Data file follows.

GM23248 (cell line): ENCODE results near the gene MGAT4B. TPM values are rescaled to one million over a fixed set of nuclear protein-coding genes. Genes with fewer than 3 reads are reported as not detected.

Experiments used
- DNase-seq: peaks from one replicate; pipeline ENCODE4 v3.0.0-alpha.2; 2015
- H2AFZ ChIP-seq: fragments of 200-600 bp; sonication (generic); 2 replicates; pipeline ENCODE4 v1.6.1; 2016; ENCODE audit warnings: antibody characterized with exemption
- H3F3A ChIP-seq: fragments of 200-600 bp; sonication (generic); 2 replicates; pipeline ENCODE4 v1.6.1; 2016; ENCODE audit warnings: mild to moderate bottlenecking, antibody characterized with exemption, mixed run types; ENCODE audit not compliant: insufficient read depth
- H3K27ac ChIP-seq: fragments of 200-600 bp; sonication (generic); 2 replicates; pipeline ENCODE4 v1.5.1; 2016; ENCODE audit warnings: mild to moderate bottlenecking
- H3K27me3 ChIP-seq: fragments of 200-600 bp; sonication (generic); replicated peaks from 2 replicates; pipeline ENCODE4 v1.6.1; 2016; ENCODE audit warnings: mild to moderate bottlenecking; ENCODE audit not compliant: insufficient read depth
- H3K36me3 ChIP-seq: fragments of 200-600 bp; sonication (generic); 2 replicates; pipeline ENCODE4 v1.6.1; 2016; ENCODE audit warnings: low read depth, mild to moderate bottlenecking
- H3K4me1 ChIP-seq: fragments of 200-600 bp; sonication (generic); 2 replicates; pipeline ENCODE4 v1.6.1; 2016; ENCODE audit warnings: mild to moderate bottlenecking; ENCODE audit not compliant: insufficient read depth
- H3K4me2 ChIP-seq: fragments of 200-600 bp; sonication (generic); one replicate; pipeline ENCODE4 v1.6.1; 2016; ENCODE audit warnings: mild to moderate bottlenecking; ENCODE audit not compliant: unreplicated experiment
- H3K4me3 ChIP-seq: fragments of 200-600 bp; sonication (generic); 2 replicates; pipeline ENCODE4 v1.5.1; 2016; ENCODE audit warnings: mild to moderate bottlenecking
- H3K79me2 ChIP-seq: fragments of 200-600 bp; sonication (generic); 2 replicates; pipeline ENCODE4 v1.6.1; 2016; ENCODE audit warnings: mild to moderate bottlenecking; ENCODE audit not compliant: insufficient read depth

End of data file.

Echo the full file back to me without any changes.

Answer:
GM23248 (cell line): ENCODE results near the gene MGAT4B. TPM values are rescaled to one million over a fixed set of nuclear protein-coding genes. Genes with fewer than 3 reads are reported as not detected.

Experiments used
- DNase-seq: peaks from one replicate; pipeline ENCODE4 v3.0.0-alpha.2; 2015
- H2AFZ ChIP-seq: fragments of 200-600 bp; sonication (generic); 2 replicates; pipeline ENCODE4 v1.6.1; 2016; ENCODE audit warnings: antibody characterized with exemption
- H3F3A ChIP-seq: fragments of 200-600 bp; sonication (generic); 2 replicates; pipeline ENCODE4 v1.6.1; 2016; ENCODE audit warnings: mild to moderate bottlenecking, antibody characterized with exemption, mixed run types; ENCODE audit not compliant: insufficient read depth
- H3K27ac ChIP-seq: fragments of 200-600 bp; sonication (generic); 2 replicates; pipeline ENCODE4 v1.5.1; 2016; ENCODE audit warnings: mild to moderate bottlenecking
- H3K27me3 ChIP-seq: fragments of 200-600 bp; sonication (generic); replicated peaks from 2 replicates; pipeline ENCODE4 v1.6.1; 2016; ENCODE audit warnings: mild to moderate bottlenecking; ENCODE audit not compliant: insufficient read depth
- H3K36me3 ChIP-seq: fragments of 200-600 bp; sonication (generic); 2 replicates; pipeline ENCODE4 v1.6.1; 2016; ENCODE audit warnings: low read depth, mild to moderate bottlenecking
- H3K4me1 ChIP-seq: fragments of 200-600 bp; sonication (generic); 2 replicates; pipeline ENCODE4 v1.6.1; 2016; ENCODE audit warnings: mild to moderate bottlenecking; ENCODE audit not compliant: insufficient read depth
- H3K4me2 ChIP-seq: fragments of 200-600 bp; sonication (generic); one replicate; pipeline ENCODE4 v1.6.1; 2016; ENCODE audit warnings: mild to moderate bottlenecking; ENCODE audit not compliant: unreplicated experiment
- H3K4me3 ChIP-seq: fragments of 200-600 bp; sonication (generic); 2 replicates; pipeline ENCODE4 v1.5.1; 2016; ENCODE audit warnings: mild to moderate bottlenecking
- H3K79me2 ChIP-seq: fragments of 200-600 bp; sonication (generic); 2 replicates; pipeline ENCODE4 v1.6.1; 2016; ENCODE audit warnings: mild to moderate bottlenecking; ENCODE audit not compliant: insufficient read depth